Russia annexed Crimea and is supporting the brutal separatists in the Donbass with weapons and soldiers. It is without doubt involved in Ukraine’s civil war, writes Prince Michael of Liechtenstein.
The US and the European Union have responded to this breach of the European security framework and other agreements by imposing economic sanctions on Russia. They hope this will force Russia to convince the separatists to respect the Minsk ceasefire agreement of September 2014 and also halt Russia’s arms deliveries and its direct military support to the separatists.
The sanctions are seen as punishment for Russia's infringements. But sanctions have had no impact on Russia's behaviour so far. Russian President Vladimir Putin's approval rating remains high among his population which seems prepared to suffer for what it considers Russia’s national interest.
Russia's economy and its balance of payments is suffering for three reasons and sanctions are probably the least important. Russia’s main source of income is its energy exports. The impact of the drop in oil prices is hitting hard.
The second problem is the weak rouble which is forcing Russia’s Central Bank to impose interest rates exceeding 17 per cent. GIS expert Dr Friedemann Mueller indicated at the Munich Security Conference 2015 that high interest rates and the resulting prohibitive capital costs are impeding crucial investment, especially in manufacturing facilities and infrastructure. Capital outflow from Russia increases the problem.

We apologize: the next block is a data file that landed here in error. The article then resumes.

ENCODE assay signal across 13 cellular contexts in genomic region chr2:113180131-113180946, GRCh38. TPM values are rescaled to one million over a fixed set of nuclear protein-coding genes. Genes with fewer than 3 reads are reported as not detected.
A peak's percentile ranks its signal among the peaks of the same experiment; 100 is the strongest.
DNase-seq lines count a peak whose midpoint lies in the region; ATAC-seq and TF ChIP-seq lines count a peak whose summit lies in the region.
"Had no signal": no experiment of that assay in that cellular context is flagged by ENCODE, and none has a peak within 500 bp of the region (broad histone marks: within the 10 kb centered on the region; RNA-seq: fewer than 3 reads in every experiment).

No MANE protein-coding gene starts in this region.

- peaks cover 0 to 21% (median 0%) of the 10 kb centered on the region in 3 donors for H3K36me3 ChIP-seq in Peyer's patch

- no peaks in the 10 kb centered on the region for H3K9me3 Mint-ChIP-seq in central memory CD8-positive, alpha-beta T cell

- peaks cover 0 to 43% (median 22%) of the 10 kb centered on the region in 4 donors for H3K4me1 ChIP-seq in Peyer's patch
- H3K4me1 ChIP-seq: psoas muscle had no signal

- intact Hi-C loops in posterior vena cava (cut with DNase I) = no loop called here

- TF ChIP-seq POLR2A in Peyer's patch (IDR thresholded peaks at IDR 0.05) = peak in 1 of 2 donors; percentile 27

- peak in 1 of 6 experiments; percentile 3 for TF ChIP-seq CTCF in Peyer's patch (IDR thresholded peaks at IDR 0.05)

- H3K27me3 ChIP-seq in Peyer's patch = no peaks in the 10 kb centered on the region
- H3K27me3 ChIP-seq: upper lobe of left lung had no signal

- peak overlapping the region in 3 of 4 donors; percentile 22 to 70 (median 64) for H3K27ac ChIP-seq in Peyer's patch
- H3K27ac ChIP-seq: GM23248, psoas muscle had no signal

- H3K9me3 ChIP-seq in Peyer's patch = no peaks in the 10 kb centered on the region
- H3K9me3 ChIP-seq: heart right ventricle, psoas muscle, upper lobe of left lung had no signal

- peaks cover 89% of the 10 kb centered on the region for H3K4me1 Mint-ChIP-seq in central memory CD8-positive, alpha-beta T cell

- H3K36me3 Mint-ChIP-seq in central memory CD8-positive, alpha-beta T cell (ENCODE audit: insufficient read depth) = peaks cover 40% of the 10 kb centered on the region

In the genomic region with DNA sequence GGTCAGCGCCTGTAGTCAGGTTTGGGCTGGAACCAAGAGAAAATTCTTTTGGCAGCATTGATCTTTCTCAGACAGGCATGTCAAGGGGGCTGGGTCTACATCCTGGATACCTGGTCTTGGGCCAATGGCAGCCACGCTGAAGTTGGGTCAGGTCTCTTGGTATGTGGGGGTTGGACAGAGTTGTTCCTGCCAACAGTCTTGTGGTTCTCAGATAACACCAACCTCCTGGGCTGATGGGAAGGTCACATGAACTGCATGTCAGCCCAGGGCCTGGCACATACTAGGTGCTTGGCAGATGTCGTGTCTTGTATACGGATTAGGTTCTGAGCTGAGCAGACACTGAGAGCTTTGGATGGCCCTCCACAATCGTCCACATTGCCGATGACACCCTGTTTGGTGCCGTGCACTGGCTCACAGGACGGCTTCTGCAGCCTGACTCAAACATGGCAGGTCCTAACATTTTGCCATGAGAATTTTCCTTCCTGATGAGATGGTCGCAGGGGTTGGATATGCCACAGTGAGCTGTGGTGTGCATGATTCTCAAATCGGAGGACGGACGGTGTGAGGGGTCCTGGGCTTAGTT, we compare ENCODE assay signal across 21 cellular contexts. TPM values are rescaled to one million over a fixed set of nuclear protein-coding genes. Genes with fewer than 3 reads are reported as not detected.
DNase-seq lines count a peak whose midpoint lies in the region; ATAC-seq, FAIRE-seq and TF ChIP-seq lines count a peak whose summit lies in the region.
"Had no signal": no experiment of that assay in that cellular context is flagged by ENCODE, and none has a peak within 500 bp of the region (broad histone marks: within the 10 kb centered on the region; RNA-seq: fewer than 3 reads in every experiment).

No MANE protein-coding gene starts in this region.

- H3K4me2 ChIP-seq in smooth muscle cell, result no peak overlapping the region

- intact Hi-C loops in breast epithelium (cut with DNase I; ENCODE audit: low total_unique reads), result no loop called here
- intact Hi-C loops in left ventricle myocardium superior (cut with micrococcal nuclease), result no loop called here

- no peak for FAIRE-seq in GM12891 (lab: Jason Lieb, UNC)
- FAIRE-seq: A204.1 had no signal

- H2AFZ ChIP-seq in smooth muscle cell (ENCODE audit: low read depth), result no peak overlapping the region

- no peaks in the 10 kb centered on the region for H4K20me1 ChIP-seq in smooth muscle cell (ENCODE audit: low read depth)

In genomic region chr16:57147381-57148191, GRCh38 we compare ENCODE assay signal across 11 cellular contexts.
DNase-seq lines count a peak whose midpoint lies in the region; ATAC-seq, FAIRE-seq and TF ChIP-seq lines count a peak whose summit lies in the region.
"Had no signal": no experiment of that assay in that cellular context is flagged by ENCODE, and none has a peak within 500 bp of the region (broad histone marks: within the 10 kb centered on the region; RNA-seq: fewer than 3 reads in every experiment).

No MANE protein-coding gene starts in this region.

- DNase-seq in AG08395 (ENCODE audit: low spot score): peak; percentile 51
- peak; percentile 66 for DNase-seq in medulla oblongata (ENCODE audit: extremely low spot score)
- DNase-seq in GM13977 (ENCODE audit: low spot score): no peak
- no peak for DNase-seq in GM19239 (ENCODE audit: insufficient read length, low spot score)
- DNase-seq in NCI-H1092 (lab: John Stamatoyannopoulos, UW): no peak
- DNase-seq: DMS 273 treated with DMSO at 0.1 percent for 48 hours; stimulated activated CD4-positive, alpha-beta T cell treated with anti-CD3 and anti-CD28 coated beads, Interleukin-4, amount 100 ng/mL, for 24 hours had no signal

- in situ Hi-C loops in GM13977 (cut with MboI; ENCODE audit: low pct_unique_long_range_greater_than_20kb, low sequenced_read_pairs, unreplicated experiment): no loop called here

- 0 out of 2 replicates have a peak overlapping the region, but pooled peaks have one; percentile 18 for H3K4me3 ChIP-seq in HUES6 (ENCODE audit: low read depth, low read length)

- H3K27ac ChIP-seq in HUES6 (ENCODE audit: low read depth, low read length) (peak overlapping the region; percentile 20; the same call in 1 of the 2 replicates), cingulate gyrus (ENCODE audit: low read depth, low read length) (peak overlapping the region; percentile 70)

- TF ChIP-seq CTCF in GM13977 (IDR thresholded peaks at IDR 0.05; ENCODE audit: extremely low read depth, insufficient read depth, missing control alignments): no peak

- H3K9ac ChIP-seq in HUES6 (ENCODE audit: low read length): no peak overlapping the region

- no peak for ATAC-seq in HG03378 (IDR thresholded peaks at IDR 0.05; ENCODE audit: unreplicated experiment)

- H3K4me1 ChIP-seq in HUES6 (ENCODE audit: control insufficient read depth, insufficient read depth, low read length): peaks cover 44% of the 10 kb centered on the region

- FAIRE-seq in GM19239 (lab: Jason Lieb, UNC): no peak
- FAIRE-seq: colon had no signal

The third problem is the direct impact of Western sanctions which are preventing the delivery of Western expertise and technology to exploit and develop further oil and gas exploration. This is blocking some extra oil and gas production.
However Russia’s government can still use its high monetary reserves to keep the ship afloat for some years to come.
Russian separatists have launched successful attacks against Ukraine’s army thanks to their superior and more modern weapons provided by Russia and support from Russian ‘volunteers’. The Ukraine army could be forced to retreat as Debaltseve is besieged and Mariupol is endangered.
Ukraine needs weapons. Influential political circles in the US are strongly advocating supplying them. The White House appears indecisive.
Ursula von der Leyen, Germany's Minister of Defence, was firmly against arming the Ukraine army in her speech at the Munich Security Conference. She said this would encourage Russia to offer more support to the separatists and serve as an excuse and further ‘legitimise’ Russia’s support.
She considers economic sanctions are a very sharp sword. Germany’s Chancellor Angela Merkel also advocates this position, which some American circles consider a carte blanche to Russia to drive forward in Ukraine.
If the separatists advance further and the meeting of the leaders of Ukraine, Russia, France, and Germany on February 11, 2015, does not deliver a breakthrough, it is likely the West will have to support Ukraine with weapons and military equipment, irrespective of the concerns of Russia’s potential reaction. Nato, by its charter, cannot do this, but selective Western countries can act independently of Nato.
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